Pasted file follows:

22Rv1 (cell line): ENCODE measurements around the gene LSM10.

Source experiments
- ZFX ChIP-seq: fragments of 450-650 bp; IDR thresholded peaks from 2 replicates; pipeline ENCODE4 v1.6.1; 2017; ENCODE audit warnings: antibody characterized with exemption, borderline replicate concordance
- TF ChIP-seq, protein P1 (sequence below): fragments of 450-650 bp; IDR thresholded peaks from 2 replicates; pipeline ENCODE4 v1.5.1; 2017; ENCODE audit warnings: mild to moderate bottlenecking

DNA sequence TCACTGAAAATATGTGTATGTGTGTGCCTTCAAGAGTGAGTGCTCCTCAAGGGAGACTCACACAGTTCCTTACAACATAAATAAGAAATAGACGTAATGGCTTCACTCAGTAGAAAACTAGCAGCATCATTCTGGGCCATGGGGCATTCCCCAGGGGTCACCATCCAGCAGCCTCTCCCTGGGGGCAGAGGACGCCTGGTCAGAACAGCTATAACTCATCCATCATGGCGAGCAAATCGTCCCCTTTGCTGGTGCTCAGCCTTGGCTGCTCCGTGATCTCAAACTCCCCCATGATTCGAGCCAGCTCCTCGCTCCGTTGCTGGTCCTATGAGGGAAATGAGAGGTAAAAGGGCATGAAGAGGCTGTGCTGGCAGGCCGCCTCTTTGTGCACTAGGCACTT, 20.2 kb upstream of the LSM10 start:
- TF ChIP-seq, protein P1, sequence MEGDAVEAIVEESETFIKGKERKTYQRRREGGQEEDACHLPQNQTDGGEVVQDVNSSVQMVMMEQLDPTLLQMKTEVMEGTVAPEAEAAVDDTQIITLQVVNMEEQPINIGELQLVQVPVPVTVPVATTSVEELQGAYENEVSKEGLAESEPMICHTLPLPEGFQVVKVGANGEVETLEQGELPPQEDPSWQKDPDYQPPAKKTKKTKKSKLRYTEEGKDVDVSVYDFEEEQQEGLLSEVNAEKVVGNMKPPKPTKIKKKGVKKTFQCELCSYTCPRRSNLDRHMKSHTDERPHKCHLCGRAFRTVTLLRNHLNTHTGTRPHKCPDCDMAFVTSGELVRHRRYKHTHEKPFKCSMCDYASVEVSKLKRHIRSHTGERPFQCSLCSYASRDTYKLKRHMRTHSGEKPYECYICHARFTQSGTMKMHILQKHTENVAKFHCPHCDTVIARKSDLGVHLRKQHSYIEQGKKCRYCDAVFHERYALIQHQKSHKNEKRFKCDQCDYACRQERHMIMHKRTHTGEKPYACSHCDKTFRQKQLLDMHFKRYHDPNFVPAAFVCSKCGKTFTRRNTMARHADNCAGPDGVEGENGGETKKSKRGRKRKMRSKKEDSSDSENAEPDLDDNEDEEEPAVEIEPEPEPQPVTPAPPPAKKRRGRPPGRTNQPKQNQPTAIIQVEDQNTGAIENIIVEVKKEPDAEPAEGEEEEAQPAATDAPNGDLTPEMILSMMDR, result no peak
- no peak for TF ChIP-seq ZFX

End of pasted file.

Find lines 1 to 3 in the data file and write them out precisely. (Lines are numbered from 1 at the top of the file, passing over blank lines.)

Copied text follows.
22Rv1 (cell line): ENCODE measurements around the gene LSM10.

Source experiments
- ZFX ChIP-seq: fragments of 450-650 bp; IDR thresholded peaks from 2 replicates; pipeline ENCODE4 v1.6.1; 2017; ENCODE audit warnings: antibody characterized with exemption, borderline replicate concordance